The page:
Immigrants arriving by ship had two choices. Those who arrived in Adelaide faced a lengthy overland trek. The alternative was to disembark at the port of Melbourne, but once on land, the prospectors faced another choice. Did they travel straight to the goldfields - a journey of over 75 miles in the old units - or were they better off to travel by boat to Geelong, leaving only about 50 miles to travel?
Both towns were desperate to reap the benefits of the gold rush, so a fierce battle developed over which was the best route to the goldfields. The newspapers from late 1851 are filled with claims and counter claims about the time taken, the distance travelled and the state of the roads, with The Argus and the Geelong Advertiser taking direct aim at each other in the ongoing dispute. Despite the best efforts of the Melbourne propagandists, thousands chose to take the steamer to Geelong and then make their way to the goldfields as best they could.
Image Courtesy of Ryley Walker This year’s Sydney Festival is jam packed with amazing musicians, many of which have a folky leaning. Chicago based singer-songwriter Ryley Walker will be making his way to Australia as part of the Sydney Festival so we sat down with him to chat about his live show, his latest album […]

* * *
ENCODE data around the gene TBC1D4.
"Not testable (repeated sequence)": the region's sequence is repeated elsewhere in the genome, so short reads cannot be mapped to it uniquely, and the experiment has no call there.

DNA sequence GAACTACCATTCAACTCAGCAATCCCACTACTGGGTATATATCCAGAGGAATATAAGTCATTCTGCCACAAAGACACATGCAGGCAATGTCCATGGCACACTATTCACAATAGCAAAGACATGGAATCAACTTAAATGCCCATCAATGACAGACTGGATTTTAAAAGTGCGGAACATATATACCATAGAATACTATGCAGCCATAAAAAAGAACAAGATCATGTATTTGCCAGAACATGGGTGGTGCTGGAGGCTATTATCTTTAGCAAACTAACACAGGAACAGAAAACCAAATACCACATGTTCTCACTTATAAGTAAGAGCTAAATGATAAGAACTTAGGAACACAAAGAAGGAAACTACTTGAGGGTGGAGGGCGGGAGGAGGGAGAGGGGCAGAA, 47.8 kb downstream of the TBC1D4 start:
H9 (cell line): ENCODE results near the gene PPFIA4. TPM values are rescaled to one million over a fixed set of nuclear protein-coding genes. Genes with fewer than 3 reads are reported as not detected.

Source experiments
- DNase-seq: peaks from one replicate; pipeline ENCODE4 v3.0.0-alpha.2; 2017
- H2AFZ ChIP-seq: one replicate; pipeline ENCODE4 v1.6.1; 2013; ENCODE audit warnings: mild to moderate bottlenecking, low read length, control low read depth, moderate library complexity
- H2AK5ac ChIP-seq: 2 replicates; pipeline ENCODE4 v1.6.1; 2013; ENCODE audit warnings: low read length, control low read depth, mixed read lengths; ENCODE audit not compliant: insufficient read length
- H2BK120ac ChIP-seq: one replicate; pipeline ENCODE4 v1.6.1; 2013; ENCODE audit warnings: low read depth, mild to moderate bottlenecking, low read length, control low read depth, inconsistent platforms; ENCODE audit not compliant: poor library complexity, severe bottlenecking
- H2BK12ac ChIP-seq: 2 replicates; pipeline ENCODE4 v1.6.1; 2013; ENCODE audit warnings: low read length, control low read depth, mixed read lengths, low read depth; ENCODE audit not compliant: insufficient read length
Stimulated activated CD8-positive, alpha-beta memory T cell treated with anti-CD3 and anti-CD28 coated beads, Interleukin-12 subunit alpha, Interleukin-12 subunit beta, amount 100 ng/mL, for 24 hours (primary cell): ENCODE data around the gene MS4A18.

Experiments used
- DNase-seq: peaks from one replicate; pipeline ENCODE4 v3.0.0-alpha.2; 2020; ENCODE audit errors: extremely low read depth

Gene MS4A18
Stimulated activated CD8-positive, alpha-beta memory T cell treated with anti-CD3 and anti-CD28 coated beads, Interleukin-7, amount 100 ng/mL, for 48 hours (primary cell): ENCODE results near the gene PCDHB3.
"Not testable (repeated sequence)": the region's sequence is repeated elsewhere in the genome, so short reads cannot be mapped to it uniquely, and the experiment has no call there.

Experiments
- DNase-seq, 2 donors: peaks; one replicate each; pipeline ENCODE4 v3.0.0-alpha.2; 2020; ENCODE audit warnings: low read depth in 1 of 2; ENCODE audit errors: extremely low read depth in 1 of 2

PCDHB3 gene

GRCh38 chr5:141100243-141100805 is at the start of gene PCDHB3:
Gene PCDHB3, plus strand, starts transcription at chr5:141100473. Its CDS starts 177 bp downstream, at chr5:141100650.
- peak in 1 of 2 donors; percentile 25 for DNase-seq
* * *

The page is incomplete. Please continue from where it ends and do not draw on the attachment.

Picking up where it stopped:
Come and learn how to make your own skin care products that are all natural without all the chemical nasties. You will take away new skills, recipes and learn how easy it is to make what you need at home. We continue to run this workshop because its so popular so grab a friend and make a booking. More details.
Image Courtesy of Isaac Graham Folk-punk singer-songwriter Isaac Graham celebrated the first day of 2016 by releasing his upbeat new single “Resolutions”. The track is the first to be taken from Graham’s upcoming album Calendar Year – take a listen to it below:Filed under: News, Week in Review Tagged: folk music, folk punk, isaac graham
"Chewie, we're home." So proclaims Han Solo in the new Star Wars blockbuster, currently making the Kessel Run to franchise billions (Official Star Wars apples, anyone?).
In ancient Greek, the homecoming was nostos, and the nostoi were men like Odysseus: agonised by longing for home. It is also the root of our modern word, nostalgia, which is like homesickness for the past.
I recently saw Star Wars: The Force Awakens with my oldest friend, and it was an exercise in nostalgia. His wife and young daughters were cool to the franchise, and only I was able to comprehend the full Proustian measure of the evening: our childhood on the screen, updated and upsized, but otherwise left in all its kitschy glory.
As an action film, The Force Awakens is exemplary popcorn stuff. Gorgeous visuals, perfect casting, and pacing that refuses to let you stop and think – all the hallmarks of a J. J. Abrams behemoth. But it is also a play of very familiar tropes, which work precisely because they are safe: characters and plotting that give the same old layer cake a dusting of the new....